The normal adult dose of Isavuconazole is a loading dose of 200mg TDS for two days then 200mg OD (cost averaged out over 10 days is £60/day – i.e. 14 tablets £600).
Does Isavuconazole interact with other medications?
One of the main drawbacks to the azole antifungals is their habit of interacting with other drugs. For Isavuconazole the main interactions are:
- Increased Isavuconazole levels with Lopinavir/ritonavir (HIV medications)
- Decreased Isavuconazole levels with Rifampicin, Carbamazepine, long-acting barbiturates and St. John’s Wort (often found in many herbal remedies)
- Increased drug levels of Sirolimus, Tacromlimus, Cyclosporin, Mycophenolate mofetil, Colchicine, Dabigatran (an anticoagulant) when given with Isavuconazole
- Decreased drug levels of Lopinavir/ritonavir when given with Isavuconazole
Overall the interactions with Isavuconazole are much less than with comparable azole antifungals such as Posaconazole and Voriconazole.
What are the side effects of Isavuconazole?
The most common side effects of Isavuconazole are:
- Nausea, vomiting and diarrhoea
- Abnormal liver function tests, mainly increased alanine aminotransferase (ALT) and alkaline phosphatase (ALP)
- Shortened QT interval on electrocardiogram (ECG) in relation to heart electrical conduction – this sounds alarming but so far the clinical significance of this in patients with a previously normal QT interval is unknown and it may not be of concern.
In general, yet again, the side effects of Isavuconazole appear to be less than with Posaconazole and definitely less than Voriconazole which has nasty side effects (as above plus visual disturbance, bone marrow suppression and hepatotoxicity amongst many others) in about 30% of patients who take it.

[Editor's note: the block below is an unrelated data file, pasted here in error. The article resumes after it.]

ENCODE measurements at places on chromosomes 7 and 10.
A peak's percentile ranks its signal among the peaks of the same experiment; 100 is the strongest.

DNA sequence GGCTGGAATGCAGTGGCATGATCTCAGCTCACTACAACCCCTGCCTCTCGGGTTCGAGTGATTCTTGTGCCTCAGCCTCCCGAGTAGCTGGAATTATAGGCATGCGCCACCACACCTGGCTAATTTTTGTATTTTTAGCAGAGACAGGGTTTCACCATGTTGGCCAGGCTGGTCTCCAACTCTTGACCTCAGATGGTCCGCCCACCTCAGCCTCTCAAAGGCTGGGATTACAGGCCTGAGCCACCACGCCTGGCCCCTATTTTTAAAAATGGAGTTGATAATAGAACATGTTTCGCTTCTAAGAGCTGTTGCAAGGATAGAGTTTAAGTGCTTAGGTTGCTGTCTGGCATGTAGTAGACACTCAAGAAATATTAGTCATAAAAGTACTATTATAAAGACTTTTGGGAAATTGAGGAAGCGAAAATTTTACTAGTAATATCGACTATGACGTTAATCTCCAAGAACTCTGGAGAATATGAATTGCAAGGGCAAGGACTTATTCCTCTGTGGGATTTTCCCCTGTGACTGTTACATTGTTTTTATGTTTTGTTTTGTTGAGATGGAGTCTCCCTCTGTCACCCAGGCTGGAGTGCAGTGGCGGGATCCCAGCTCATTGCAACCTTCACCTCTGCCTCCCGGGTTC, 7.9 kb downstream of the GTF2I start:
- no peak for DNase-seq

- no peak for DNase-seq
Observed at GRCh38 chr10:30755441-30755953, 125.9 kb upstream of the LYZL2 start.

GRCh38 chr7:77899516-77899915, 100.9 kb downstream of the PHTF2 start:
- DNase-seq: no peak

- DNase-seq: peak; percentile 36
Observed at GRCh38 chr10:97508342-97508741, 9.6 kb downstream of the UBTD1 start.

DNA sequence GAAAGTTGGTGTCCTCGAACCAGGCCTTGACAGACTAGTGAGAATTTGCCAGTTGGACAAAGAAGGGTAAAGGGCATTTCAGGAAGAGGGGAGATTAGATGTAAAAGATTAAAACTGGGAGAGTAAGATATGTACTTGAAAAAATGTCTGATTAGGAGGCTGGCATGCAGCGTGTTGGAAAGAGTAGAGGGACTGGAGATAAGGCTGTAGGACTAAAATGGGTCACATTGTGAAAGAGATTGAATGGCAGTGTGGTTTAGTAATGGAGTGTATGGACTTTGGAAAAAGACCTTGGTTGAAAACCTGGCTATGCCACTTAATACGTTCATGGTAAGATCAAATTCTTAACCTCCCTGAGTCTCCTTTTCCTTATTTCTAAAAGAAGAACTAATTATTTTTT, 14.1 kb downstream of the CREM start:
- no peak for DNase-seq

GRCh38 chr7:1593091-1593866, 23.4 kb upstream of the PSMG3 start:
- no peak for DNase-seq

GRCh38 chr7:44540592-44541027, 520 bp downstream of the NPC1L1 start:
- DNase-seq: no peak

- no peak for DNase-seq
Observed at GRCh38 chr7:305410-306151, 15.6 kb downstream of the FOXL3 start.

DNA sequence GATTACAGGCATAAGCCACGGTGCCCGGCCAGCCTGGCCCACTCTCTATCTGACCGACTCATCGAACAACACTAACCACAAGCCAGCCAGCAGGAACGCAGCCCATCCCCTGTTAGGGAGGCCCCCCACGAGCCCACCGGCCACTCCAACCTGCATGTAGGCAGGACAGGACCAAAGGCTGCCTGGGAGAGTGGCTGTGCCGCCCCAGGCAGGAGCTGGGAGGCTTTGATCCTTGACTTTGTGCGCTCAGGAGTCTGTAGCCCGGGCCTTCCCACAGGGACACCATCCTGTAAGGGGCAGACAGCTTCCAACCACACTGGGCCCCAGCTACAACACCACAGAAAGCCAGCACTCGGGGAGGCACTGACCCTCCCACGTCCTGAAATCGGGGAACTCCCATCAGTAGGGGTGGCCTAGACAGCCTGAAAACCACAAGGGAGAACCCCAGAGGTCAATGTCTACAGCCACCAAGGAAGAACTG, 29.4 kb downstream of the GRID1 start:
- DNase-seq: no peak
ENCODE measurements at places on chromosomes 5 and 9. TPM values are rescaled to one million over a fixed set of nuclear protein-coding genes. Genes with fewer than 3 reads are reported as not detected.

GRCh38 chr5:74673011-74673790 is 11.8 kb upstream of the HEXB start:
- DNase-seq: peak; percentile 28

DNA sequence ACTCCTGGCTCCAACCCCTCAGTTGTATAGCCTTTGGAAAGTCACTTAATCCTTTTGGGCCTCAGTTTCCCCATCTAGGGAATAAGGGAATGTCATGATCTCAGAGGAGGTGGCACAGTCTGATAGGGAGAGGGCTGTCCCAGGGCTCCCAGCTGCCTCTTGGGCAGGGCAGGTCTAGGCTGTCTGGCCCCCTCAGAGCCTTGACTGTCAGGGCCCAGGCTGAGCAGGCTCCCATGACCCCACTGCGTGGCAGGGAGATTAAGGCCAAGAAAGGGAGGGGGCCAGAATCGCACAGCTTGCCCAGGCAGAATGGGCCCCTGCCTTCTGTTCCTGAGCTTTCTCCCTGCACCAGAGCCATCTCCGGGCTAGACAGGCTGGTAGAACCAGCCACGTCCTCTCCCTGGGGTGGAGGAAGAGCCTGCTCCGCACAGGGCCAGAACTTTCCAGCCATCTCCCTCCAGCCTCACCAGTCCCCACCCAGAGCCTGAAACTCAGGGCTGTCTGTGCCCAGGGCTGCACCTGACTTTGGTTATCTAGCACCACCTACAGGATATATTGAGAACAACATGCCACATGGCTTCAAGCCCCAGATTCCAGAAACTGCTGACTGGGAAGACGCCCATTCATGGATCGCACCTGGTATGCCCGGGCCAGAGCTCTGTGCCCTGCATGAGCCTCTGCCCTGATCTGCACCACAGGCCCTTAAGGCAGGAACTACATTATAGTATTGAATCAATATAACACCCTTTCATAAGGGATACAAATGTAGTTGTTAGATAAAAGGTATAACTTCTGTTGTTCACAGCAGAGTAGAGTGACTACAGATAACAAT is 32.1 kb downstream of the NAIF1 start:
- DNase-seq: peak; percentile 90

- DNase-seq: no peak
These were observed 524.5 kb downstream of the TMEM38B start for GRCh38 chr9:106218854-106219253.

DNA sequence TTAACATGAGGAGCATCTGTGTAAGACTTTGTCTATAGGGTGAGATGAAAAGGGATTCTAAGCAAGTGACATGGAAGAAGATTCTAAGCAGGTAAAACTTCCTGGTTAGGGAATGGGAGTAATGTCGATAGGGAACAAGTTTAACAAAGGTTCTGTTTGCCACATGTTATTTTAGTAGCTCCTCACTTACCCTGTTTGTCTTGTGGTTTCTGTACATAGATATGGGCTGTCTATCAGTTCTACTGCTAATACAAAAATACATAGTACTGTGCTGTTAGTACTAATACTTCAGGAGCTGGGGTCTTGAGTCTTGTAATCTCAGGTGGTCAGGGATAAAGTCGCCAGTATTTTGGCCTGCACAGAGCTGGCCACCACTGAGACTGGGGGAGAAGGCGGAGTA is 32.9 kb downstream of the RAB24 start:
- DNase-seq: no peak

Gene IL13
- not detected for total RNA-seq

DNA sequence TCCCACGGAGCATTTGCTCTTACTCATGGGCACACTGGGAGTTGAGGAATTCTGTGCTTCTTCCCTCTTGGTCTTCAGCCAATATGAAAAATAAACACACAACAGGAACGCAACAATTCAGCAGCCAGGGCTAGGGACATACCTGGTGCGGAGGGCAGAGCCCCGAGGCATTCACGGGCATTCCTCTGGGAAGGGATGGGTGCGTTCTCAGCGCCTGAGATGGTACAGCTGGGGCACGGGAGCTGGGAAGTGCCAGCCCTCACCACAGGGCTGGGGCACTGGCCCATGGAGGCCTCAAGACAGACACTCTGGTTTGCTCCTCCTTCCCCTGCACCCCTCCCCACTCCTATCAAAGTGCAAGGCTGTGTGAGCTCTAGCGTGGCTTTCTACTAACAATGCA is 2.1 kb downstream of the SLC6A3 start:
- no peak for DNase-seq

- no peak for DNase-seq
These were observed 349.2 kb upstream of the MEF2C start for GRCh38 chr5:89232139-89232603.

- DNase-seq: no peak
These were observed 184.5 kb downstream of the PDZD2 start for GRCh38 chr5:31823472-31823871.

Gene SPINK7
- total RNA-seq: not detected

What are the clinical uses of Isavuconazole?
Isavuconazole has been approved for the treatment of invasive aspergillosis and mucormycosis.
In a double-blind, randomised controlled trial against Voriconazole (the current gold standard) for the treatment of invasive aspergillosis, Isavuconazole was shown to be non-inferior. There were 231 patients in the study and the 42 day mortality and the clinical response was even slightly better for Isavuconazole although this wasn’t statistically significant. In a more open study into the treatment of mucormycosis (where cases are so rare that big randomised and blinded studies are not possible) Isavuconazole was shown to be as good as Amphotericin B or Posaconazole which are the current mainstays of treatment. Although “as good as” and “non-inferior” may not sound too exciting, its reduced side effects, oral bioavailability and low cost are in Isavuconazoles favour. Approximate cost comparison: Isavuconazole cost for 10 days is £600, Voriconazole cost for 10 days is £860, Posaconazole cost for 10 days is £995, Amphotericin B cost for 10 days is a whopping £6,768!!!
In terms of fusarium infections treated with Isavuconazole there appear to be only 9 patients presented as case reports in the literature. Of these, only 3 (33%) had complete or partial resolution of their infection, whereas in 6 it made no difference at all. That’s not great…as conventional treatment with Voriconazole results in up to 50% success.
So the current recommendations are to use Isavuconazole in patients who are intolerant to, or fail treatment with, normal first line therapies for invasive aspergillosis or mucormycosis. However it may only be a short time before Isavuconazole becomes the normal first line treatment in these infections. But for fusarium keratitis which was what first got me looking into Isavuconazole, it appears that this isn’t going to be the cure after all….